I Support Increasing the Land Available for Industrial Development in Northfield

I am enthusiastically and vigorously supportive of increasing the availability of land for industrial development in Northfield.

I support the recommendation of the EDA’s consultant, TIP Strategies, for making an additional 120 acres available for industrial use. Although these same consultants suggested that 120 acres could be found in Northfield’s existing inventory of in-fill and redevelopment opportunities, I am supportive of former EDA member and local real estate professional Paul Smith’s advice that two 30 acre and one 60 acre parcels of clear, undeveloped greenfield be added to Northfield’s land inventory.

I am supportive of securing this land in a manner that is as quick and affordable as is practical. More importantly, I am supportive of securing land that can get leverage from our existing infrastructure of water, sewer, roads, and amenities. Perhaps most important of all, I am supportive of this new industrial land providing additional economic leverage to our existing business base of restaurants, retail, and services.

I am not supportive of developing land 3 ½ miles from our existing commercial districts and 3 ½ miles from the interstate. I am not supportive of spending tens of millions of dollars of taxpayer money to create new infrastructure. I am not supportive of developing a site for almost 600 hundred units of housing, over a hundred units of hotel rooms, almost 100,000 square feet of retail space, and over 700,000 square feet of office space.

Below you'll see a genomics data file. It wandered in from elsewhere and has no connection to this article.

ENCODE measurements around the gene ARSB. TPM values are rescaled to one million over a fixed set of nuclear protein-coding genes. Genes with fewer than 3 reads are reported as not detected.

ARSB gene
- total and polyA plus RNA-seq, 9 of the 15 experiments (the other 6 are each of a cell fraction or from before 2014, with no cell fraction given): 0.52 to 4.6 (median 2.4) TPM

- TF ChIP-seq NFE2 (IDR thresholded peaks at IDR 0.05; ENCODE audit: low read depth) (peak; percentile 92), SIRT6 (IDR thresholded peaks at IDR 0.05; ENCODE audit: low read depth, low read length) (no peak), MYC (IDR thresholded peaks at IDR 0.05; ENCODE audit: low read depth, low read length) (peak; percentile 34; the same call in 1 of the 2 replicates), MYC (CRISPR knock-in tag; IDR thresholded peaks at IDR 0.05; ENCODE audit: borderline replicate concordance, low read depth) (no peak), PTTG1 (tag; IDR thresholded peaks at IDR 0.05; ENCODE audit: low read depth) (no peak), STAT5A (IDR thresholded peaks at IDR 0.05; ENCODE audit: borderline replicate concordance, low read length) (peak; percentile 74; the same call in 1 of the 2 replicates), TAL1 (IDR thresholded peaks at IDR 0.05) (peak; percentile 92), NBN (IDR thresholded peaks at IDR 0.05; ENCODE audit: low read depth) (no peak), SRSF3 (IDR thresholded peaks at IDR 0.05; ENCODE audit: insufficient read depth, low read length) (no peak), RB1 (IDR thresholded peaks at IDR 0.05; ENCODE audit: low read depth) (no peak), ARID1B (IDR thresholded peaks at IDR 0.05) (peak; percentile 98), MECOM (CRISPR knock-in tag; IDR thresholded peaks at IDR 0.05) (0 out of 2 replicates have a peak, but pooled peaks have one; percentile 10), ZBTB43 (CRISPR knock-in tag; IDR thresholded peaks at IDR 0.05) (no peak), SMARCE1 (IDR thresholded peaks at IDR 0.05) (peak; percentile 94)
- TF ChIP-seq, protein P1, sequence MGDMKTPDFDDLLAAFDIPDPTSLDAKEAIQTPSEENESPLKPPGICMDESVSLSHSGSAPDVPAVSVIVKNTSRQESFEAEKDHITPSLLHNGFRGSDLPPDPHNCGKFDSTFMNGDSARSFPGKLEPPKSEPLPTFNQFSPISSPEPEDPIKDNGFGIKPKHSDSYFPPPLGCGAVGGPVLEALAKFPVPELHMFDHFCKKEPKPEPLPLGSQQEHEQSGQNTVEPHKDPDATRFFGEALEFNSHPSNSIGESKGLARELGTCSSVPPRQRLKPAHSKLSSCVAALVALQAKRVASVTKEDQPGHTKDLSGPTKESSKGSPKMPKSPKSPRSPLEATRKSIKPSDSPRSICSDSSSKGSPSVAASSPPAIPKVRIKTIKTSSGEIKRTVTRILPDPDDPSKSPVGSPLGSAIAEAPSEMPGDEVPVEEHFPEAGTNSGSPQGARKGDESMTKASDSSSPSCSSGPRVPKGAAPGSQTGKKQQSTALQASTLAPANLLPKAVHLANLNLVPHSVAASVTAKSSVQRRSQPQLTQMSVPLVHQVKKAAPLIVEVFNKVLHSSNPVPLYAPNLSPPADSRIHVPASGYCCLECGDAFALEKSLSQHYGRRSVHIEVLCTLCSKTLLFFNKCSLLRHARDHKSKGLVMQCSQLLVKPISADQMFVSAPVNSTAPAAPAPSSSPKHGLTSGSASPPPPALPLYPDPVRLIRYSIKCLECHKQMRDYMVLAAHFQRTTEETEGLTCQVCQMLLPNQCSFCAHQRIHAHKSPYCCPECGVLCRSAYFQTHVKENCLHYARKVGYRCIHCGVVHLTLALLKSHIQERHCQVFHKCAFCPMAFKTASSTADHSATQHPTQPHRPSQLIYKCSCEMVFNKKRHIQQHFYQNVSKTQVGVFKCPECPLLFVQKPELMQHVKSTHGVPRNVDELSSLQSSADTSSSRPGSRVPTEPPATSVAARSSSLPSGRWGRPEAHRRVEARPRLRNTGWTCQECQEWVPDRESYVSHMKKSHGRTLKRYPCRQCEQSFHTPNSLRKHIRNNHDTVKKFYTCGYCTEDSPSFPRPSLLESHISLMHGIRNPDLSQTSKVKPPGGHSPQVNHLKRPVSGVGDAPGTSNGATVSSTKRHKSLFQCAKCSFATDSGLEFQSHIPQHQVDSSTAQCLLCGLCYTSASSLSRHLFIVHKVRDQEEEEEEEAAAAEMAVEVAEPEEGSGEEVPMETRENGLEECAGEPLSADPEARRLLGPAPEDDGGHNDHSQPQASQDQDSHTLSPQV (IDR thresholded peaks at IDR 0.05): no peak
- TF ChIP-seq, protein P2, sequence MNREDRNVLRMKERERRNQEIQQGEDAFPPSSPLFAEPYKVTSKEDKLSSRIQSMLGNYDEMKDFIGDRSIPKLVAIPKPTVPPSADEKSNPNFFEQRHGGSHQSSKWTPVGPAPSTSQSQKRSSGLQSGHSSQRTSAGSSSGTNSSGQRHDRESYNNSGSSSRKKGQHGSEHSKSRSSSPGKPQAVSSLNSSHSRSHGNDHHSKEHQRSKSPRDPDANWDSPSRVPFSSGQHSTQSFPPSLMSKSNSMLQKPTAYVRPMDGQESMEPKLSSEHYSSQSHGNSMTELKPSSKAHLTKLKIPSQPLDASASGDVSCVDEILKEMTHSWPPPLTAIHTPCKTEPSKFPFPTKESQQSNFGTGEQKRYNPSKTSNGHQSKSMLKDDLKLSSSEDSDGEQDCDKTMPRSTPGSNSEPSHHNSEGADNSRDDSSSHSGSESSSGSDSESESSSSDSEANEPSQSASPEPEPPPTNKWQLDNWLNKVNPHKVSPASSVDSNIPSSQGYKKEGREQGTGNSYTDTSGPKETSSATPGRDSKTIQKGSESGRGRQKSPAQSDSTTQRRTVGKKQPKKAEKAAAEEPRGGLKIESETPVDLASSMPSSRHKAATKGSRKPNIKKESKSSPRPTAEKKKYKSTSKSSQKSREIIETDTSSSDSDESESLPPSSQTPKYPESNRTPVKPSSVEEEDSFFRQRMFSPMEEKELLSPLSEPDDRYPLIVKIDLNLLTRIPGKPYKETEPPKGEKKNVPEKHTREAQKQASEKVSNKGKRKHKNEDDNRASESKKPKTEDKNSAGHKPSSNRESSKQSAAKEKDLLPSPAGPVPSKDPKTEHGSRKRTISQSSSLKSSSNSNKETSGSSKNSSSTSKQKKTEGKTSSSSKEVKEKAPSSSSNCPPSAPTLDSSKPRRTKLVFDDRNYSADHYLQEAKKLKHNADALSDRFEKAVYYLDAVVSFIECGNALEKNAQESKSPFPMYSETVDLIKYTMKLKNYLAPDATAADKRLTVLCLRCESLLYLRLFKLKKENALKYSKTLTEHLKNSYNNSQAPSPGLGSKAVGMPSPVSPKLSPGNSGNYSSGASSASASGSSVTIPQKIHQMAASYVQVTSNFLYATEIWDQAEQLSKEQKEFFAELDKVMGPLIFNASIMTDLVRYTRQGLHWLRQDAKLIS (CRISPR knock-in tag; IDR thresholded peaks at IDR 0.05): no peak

I have tried hard to be convinced by this Master Plan for the Northwest Territory. I so much wanted to believe in this vision that has been enthusiastically, vigorously, and richly supportive by a handful of our leaders. When the EDA hired a P. R. professional to work with some of these leaders on guest columns, I really hoped I’d be convinced. However, those guest columns just raised my concerns and sharpened my doubts.

Let me be clear about two things. First, the beliefs expressed in my responses to the guest columns are completely and solely my own. My employers, my family, and my bandmates probably don’t agree with some, maybe most, of my thoughts. Second, I was not paid by anyone to write these pieces, nor was any professional hired to assist me in their creation, and, finally, they were all produced on my own time, at my own expense, at night and on weekends, and thus may lack the polish of professionally produced pieces.

Perhaps some of you can help convince me that the Master Plan for the Northwest Territory is a good idea. In fact, I’d really appreciate it. It would be great to to lose my concerns and be able to heart cheer on this ambitious quest.

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